What is Carotid Artery Stenosis?

What is Carotid Artery Stenosis?

Carotid artery disease—also called carotid artery stenosis or carotid stenosis—occurs when the blood vessels in your neck that provide your brain with blood become blocked. It may be present in as many as 5% of the population. Because carotid artery blockage is a common cause of stroke, treating and preventing it is critical to reduce the risk of stroke.

NewYork-Presbyterian’s neurosurgeons, neurologists, and neuroradiologists have exceptional expertise in caring for people with carotid artery stenosis. Our hospital is a recognized leader in carotid stenosis treatment and research.

Carotid artery stenosis classification

Carotid artery stenosis may be unilateral (blockage in the carotid artery on one side of the neck) or bilateral (blockages on both sides.) The percentage of the artery that is blocked or the narrowing of the carotid artery determines how severe the stenosis is:

  • Mild stenosis is less than a 50% blockage (less than half of the artery is blocked)
  • Moderate stenosis occurs when 50% to 79% of the artery is blocked
  • Severe carotid stenosis means 80% or more of an artery is blocked

Signs & Symptoms of Carotid Artery Stenosis


Carotid artery stenosis may exist without causing any symptoms. A person may experience symptoms if a transient ischemic attack (TIA or “mini-stroke”) or a stroke occurs. During a TIA, blood flow to part of the brain is temporarily restricted, leading to symptoms that may resemble those of a stroke but are milder and may last only a few minutes.

Symptoms of a stroke or TIA

When carotid stenosis causes a TIA or a stroke, symptoms may include:

  • Weakness or paralysis of an arm and/or leg on one side of the body
  • Loss of coordination or movement
  • Confusion, dizziness, or fainting
  • Loss of sensation in the face, an arm, or a leg
  • Problems with speech or vision


What Causes Carotid Artery Stenosis?


Carotid artery stenosis develops due to atherosclerosis: the accumulation of plaque in an artery due to the build-up of fat, cholesterol, calcium, and other substances in the blood as people age. Excess cholesterol gets stuck inside the blood vessel, and the body responds by sending inflammatory cells to the area, leading to plaque formation.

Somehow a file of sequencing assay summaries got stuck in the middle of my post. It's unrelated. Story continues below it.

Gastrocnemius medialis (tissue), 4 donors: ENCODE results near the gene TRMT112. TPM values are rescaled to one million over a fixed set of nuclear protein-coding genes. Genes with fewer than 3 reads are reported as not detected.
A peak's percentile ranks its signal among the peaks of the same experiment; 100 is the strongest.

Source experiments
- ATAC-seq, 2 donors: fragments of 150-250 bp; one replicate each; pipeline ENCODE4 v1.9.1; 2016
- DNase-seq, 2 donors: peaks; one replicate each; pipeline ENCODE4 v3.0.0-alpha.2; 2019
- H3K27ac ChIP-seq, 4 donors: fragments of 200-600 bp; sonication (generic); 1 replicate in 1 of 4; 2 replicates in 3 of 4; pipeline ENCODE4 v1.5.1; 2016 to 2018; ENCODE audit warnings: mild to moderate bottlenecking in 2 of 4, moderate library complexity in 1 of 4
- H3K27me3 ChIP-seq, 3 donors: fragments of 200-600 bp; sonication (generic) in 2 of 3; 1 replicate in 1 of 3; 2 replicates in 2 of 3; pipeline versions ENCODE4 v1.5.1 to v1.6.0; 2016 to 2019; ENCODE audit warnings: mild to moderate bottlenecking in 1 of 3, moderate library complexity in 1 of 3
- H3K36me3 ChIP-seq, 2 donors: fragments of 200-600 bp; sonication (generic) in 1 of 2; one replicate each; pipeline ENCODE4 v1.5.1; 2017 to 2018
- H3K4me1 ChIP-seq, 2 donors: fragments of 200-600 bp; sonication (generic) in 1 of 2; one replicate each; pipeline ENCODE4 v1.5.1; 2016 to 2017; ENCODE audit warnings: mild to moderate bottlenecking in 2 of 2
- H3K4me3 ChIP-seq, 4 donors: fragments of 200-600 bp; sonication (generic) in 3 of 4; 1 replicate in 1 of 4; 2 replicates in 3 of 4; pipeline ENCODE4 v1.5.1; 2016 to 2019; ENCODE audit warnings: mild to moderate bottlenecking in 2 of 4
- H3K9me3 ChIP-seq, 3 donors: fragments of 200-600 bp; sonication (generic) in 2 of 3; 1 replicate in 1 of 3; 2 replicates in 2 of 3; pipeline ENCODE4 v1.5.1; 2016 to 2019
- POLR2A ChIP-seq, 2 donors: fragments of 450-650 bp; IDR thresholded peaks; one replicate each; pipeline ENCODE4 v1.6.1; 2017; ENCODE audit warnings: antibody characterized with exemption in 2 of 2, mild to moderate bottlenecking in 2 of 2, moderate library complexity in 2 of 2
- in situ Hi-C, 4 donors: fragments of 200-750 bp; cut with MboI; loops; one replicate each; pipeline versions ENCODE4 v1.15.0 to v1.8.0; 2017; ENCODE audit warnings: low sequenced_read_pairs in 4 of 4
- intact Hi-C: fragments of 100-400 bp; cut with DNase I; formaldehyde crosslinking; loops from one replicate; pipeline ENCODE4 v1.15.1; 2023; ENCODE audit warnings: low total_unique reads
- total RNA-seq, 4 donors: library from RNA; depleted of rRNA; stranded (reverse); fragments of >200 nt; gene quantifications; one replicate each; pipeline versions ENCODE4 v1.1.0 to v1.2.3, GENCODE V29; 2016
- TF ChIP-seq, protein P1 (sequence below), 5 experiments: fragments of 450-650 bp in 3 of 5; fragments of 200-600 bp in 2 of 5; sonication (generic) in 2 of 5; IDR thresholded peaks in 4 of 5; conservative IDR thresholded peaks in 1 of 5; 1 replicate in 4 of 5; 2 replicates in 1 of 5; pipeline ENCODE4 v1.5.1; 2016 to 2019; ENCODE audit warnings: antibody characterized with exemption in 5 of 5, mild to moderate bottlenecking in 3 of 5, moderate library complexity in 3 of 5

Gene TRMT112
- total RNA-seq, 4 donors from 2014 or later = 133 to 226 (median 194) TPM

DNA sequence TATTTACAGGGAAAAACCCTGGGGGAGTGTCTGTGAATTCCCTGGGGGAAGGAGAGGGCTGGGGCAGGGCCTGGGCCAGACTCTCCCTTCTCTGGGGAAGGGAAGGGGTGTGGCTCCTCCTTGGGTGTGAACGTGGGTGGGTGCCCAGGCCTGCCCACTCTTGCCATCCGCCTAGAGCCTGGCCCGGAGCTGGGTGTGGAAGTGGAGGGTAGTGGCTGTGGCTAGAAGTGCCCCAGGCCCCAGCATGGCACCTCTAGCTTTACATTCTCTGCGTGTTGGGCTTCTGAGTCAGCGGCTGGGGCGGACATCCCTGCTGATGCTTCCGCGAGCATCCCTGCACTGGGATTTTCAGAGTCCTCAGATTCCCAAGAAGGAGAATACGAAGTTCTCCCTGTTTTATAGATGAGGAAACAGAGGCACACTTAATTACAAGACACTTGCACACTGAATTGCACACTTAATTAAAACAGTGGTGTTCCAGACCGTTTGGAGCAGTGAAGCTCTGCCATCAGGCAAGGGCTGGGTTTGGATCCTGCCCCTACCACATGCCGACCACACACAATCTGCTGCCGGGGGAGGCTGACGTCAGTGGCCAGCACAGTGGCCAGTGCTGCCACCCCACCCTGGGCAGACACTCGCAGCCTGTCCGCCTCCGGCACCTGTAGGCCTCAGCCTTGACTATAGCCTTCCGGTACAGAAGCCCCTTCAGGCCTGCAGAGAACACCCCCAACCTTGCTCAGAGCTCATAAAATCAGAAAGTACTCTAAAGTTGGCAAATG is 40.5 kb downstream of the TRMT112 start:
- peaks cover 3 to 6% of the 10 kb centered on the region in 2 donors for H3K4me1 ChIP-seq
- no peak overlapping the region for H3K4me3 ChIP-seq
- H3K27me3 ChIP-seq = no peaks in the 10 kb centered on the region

Carotid stenosis may also be caused by radiation treatment for head and neck cancer and by some inflammatory conditions that trigger abnormalities in the carotid arteries. Carotid stenosis does not always result in a stroke but raises the risk of having one.

Risk Factors for Carotid Artery Stenosis

Risk Factors

Several factors have been identified as raising the risk of carotid artery stenosis, including:

  • Cigarette smoking
  • High blood cholesterol, especially LDL (“bad”) cholesterol
  • Eating a diet high in fat
  • High blood pressure
  • Not getting enough physical activity
  • Certain genetic factors, such as a family history of heart disease
  • Diabetes

Carotid Artery Stenosis Prevention


You can take several steps to reduce your risk of developing carotid stenosis.

  • Don’t smoke. Cigarette smoking rises carotid stenosis risk.
  • Eat a healthy diet that is high in fruits and vegetables and low in fat and cholesterol
  • Exercise regularly. Physical activity helps lower blood pressure and cholesterol, raise the level of HDL (“good”) cholesterol, reduce the risk of diabetes, and maintain a healthy weight
  • Take care of your overall health. If you have diabetes or high blood pressure, following your doctor’s advice for managing your health and taking medications as prescribed will also be good for your arteries
Get Care

Trust NewYork-Presbyterian for Carotid Artery Stenosis Care

NewYork-Presbyterian is one of the busiest centers in the Tri-State area for the treatment of carotid artery stenosis. The more experience a team has, the better the chance of a successful recovery. Many of our patients are transferred to our centers because we provide advanced neurologic care that is not available in many other hospitals.

Our specially trained neurologists, neurosurgeons, neurocritical care specialists, and nurses work together onsite 24/7 to care for people with carotid disease. Contact us today to make an appointment.